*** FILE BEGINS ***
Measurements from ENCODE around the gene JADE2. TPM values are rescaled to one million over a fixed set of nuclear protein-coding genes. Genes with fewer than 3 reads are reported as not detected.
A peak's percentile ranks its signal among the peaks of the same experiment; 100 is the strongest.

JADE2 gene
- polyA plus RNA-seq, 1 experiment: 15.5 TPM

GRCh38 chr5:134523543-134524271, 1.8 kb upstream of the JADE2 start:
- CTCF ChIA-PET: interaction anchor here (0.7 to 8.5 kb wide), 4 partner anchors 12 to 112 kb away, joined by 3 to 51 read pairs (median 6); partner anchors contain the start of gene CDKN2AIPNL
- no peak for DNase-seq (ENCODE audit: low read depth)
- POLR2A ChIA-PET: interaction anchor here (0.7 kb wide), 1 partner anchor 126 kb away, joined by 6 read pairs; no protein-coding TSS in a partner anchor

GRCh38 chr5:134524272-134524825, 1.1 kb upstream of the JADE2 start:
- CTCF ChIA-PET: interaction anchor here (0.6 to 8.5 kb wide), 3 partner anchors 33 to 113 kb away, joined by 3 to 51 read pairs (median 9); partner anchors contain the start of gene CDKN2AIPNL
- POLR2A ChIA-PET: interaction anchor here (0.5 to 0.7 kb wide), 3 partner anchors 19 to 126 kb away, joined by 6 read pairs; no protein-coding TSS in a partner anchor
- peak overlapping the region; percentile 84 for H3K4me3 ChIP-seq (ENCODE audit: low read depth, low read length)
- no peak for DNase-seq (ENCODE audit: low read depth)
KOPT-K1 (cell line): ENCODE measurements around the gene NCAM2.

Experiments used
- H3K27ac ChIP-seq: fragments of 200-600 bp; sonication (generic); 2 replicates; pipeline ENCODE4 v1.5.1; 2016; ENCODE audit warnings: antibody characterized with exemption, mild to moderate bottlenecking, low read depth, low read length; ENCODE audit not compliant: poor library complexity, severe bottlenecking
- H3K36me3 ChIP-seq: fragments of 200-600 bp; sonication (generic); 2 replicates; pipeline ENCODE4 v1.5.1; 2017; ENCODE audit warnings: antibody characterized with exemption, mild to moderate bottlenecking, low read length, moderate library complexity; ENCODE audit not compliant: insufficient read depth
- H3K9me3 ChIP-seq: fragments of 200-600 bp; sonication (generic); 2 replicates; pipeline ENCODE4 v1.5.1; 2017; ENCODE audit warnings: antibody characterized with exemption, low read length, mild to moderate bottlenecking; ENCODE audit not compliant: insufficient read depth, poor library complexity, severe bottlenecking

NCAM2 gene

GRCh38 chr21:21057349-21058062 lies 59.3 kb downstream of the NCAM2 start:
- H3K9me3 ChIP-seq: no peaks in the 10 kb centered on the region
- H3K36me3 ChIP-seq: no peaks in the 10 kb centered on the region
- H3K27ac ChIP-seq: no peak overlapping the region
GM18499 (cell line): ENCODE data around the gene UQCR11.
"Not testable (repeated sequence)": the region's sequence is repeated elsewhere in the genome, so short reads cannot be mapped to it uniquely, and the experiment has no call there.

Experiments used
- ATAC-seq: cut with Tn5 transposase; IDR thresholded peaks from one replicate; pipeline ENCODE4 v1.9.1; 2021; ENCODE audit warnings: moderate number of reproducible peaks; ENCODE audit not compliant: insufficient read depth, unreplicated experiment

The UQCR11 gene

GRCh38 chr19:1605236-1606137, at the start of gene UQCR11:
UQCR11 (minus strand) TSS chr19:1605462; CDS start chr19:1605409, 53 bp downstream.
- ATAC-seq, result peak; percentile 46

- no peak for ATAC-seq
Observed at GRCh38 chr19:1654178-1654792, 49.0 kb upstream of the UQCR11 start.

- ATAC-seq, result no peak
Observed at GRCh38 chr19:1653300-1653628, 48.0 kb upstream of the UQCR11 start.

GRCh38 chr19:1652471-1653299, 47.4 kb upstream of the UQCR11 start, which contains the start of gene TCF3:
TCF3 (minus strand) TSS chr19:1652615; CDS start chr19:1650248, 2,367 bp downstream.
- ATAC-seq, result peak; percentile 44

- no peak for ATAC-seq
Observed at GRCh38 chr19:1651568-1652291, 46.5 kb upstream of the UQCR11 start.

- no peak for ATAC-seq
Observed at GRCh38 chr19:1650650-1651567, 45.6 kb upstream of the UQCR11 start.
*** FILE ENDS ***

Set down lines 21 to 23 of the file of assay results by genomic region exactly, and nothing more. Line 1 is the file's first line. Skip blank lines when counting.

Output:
- H3K9me3 ChIP-seq: no peaks in the 10 kb centered on the region
- H3K36me3 ChIP-seq: no peaks in the 10 kb centered on the region
- H3K27ac ChIP-seq: no peak overlapping the region